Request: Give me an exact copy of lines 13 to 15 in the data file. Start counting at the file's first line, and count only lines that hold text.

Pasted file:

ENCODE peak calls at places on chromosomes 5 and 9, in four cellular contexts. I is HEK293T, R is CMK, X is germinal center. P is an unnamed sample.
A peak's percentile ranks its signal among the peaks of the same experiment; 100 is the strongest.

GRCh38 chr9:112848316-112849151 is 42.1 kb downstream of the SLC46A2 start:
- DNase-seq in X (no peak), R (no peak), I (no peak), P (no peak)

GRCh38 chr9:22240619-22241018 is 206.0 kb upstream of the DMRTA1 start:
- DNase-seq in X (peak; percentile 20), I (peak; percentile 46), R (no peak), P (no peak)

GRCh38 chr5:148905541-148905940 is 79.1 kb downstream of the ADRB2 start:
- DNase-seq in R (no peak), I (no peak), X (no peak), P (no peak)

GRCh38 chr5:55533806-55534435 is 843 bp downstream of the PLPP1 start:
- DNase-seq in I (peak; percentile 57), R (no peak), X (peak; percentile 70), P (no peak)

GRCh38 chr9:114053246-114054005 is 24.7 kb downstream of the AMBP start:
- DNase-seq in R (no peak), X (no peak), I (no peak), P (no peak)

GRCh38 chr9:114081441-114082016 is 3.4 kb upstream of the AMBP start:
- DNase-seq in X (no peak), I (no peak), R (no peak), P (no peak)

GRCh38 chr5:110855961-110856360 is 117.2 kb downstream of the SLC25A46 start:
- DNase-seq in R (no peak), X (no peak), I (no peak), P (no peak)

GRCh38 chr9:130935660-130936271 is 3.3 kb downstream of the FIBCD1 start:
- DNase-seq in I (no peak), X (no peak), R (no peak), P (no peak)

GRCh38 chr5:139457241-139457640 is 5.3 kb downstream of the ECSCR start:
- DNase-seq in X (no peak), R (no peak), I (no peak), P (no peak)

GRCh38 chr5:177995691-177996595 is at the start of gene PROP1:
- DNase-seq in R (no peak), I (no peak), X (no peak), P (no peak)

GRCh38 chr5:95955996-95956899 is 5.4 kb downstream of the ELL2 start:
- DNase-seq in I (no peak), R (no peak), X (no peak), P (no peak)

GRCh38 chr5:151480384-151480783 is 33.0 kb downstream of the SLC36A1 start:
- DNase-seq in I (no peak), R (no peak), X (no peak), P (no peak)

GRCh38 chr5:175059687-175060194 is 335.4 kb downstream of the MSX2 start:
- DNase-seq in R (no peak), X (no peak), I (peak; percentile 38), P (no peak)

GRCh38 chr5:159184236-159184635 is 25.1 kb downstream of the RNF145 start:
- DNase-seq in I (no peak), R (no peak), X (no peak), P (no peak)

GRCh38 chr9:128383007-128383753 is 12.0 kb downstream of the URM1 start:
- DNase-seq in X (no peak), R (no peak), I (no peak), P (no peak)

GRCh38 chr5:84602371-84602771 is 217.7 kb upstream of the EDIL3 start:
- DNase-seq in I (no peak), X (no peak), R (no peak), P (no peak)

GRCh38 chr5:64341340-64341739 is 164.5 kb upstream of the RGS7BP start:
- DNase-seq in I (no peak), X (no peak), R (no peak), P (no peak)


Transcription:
GRCh38 chr9:114081441-114082016 is 3.4 kb upstream of the AMBP start:
- DNase-seq in X (no peak), I (no peak), R (no peak), P (no peak)

GRCh38 chr5:110855961-110856360 is 117.2 kb downstream of the SLC25A46 start: